A dramatisation, based on the original documentary, was produced by Warner Brothers and released to cinemas in 1990. With Matthew Modine playing Morgan, it was a dramatised account of the 25th and final sortie of Memphis Belle, and was produced by Wyler's daughter Cathy. The flying shots were taken on location at the RAF airfield at Binbrook, near Grimsby. Visiting the set, Morgan and some of his crew were amused to see their screen characters; one crewman was heard to comment: "They seemed to have packed all our experiences of 25 missions into just one."
 
In June 1943, the 23-year-old Morgan and his crew were introduced to King George VI and Queen Elizabeth before they took their aircraft back to America, where they were treated as heroes. They embarked on an exhausting tour of 30 cities to boost morale and help sell war bonds. Morgan was awarded the DFC and the Air Medal with three clusters.
 
Robert Morgan was born on July 31, 1918 at Asheville, in the North Carolina Blue Ridge Mountains where he lived most of his life. He attended the Wharton School of Finance at the University of Pennsylvania before volunteering for the Army Air Corps. Having gained his pilot's wings, he was commissioned as a second lieutenant five days after the Japanese attack on Pearl Harbour. Following his tour of American cities in 1943, Morgan volunteered to return to operations. He converted to the B-29 Superfortress, and in October 1944 he deployed to the Far East in his new bomber, Dauntless Dotty, named after one of Margaret Polk's successors.
Having been appointed to command the 869th Squadron of the 497th Bomb Group, on November 24 1944 he led the first B-29 raid on Tokyo -- the first such attack since General Doolittle's in 1942. He went on to complete 25 missions; then his general ordered him home "before your luck runs out".
 
After the war, Morgan served with the USAF Reserve. He retired in 1965 as a colonel, but maintained his pilot's licence into his eighties. He worked in real estate, and maintained close links with his former crew members and with Memphis Belle, which is on permanent display at Memphis.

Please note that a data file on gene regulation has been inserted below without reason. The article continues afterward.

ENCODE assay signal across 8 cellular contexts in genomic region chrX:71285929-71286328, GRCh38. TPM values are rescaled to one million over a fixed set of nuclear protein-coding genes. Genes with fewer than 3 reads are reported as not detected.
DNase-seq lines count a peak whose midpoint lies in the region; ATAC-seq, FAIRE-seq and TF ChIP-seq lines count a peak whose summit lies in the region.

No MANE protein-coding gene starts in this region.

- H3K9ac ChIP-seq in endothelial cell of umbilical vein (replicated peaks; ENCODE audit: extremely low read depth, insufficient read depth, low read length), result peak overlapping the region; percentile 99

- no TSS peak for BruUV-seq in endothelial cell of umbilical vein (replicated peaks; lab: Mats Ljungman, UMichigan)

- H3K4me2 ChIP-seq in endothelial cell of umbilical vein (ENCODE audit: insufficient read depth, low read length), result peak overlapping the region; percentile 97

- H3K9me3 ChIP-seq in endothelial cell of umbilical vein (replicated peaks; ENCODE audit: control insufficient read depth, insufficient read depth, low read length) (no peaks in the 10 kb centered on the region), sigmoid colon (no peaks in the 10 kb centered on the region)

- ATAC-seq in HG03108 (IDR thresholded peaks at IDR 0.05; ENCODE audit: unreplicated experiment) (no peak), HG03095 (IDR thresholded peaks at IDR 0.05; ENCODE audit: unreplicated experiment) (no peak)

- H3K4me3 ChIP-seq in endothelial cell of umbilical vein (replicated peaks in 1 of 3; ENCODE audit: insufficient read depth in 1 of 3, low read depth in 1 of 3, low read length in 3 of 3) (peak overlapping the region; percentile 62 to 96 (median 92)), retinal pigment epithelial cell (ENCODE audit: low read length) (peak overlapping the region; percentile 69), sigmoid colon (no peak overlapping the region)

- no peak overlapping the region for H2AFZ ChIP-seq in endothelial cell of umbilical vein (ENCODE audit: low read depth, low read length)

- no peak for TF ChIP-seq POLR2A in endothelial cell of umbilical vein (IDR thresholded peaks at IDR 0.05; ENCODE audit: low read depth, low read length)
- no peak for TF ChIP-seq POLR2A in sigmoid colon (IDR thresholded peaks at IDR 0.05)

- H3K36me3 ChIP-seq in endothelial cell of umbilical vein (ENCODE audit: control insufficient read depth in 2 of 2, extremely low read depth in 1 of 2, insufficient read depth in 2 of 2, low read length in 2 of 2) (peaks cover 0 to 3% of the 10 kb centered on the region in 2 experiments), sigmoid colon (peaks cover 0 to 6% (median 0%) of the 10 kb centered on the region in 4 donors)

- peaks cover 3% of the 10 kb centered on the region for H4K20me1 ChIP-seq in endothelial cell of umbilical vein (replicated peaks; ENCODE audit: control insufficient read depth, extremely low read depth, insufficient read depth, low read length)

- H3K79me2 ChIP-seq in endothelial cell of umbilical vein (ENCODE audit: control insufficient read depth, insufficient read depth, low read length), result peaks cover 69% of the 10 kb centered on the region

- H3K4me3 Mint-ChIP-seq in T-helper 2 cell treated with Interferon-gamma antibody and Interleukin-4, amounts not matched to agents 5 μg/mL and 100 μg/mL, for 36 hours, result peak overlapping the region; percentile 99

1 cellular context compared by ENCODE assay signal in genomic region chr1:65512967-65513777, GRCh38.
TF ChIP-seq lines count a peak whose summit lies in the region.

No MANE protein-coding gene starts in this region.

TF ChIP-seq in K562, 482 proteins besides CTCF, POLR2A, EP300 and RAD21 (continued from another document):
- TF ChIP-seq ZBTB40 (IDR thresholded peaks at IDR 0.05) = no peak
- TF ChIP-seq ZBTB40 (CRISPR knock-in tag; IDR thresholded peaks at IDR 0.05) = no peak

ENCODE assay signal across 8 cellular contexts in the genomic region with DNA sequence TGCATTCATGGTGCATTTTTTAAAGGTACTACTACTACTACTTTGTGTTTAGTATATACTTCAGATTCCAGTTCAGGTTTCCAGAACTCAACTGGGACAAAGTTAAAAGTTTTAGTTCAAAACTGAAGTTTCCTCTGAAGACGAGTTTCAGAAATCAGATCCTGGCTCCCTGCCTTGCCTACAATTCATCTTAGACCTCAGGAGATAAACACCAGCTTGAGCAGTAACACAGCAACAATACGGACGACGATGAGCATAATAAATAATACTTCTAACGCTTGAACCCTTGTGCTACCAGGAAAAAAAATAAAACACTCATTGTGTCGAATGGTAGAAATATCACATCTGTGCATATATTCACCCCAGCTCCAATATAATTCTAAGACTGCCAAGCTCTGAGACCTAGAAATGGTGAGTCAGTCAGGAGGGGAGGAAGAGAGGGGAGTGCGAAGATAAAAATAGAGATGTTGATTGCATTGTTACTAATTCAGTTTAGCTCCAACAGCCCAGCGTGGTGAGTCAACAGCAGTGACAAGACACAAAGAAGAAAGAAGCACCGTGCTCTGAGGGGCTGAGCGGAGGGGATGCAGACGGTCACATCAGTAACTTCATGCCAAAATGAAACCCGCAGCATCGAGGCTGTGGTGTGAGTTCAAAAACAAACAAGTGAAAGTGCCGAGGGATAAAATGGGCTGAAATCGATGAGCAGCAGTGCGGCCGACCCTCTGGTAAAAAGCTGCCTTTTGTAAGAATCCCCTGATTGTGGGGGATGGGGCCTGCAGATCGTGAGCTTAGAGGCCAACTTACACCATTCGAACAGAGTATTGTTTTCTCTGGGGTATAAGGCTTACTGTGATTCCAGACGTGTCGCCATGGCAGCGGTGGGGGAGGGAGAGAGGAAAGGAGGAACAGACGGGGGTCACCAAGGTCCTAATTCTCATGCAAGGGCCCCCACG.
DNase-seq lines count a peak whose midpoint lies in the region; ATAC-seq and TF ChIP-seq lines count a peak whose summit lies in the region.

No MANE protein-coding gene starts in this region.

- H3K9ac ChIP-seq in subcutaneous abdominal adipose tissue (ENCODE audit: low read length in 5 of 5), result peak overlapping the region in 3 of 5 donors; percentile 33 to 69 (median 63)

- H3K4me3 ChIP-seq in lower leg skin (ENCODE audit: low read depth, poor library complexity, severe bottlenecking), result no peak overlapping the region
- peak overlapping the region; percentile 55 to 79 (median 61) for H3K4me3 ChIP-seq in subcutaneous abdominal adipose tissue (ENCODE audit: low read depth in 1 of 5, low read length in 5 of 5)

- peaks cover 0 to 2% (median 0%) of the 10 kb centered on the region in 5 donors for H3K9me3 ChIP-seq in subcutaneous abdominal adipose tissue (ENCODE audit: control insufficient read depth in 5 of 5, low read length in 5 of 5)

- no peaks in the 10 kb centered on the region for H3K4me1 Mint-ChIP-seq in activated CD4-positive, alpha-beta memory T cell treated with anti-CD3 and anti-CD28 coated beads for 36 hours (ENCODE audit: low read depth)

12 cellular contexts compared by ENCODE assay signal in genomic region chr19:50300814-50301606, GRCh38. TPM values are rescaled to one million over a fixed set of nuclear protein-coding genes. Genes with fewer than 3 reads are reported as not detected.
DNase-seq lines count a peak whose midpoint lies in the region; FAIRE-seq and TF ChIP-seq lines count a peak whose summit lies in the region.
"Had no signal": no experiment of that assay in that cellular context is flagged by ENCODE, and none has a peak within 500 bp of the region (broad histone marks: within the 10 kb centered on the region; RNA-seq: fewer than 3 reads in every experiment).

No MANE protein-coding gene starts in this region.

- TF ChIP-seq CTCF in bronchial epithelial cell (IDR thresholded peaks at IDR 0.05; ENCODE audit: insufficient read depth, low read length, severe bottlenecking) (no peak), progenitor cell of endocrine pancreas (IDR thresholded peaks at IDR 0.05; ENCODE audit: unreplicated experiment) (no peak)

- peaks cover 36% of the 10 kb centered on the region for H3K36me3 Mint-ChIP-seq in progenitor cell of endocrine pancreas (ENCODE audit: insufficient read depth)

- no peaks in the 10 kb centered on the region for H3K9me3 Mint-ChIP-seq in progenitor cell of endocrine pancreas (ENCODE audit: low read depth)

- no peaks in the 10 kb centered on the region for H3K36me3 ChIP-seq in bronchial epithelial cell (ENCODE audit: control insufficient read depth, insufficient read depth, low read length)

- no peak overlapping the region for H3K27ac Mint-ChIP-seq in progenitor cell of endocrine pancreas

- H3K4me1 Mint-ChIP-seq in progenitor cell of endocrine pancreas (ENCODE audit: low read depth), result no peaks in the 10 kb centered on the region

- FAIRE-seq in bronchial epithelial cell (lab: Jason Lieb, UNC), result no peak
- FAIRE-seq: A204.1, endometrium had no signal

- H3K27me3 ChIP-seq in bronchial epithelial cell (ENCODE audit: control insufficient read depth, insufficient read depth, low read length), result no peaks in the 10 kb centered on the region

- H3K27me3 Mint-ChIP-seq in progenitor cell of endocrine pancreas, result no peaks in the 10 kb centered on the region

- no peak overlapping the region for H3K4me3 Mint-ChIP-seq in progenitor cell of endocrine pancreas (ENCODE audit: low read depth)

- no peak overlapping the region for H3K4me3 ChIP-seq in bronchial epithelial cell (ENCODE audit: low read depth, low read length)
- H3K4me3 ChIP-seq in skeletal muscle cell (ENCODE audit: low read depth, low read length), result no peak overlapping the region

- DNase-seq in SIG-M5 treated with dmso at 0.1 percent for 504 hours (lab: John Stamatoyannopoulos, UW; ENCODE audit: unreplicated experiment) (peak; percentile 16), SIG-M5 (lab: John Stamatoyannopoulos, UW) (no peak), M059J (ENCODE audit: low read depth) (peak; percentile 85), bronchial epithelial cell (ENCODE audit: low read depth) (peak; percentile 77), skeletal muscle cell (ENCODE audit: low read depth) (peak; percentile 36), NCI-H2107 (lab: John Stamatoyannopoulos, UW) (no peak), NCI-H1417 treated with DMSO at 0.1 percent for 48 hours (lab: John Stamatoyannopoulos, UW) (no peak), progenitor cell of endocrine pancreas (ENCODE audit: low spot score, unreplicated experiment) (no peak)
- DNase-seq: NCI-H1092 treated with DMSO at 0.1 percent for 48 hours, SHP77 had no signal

In October 1999, he was invited to fly in the USAF's B-1B strategic bomber. Subsequently, one was named Memphis Belle, and the appropriate nose art was painted on the aircraft.
Morgan's blend of swagger and humility won him many admirers during the war and afterwards. He was in regular demand to make appearances at air shows and aviation events and he made many visits to Britain. In 1997, he was invited to the American Air Museum at Duxford when it was opened by the Queen.
 
Morgan did not marry Margaret Polk, but they remained close friends until her death in 1990. His first wife, Elizabeth, died in 1992 and, later that year, he married Linda Dickerson, herself a pilot of light aircraft. They were married at a ceremony held under the wing of Memphis Belle, with seven of his former crewmen in attendance and his co-pilot acting as best man.
 
Bob Morgan died on May 15 2004. His second wife survives him.
 
 
Editors Note: The 91st BG suffered the highest number of airplanes MIA (197) of any Group in the 8th USAAF.
There were more than 1,000 91st BG crewmen in German PoW camps by 1945.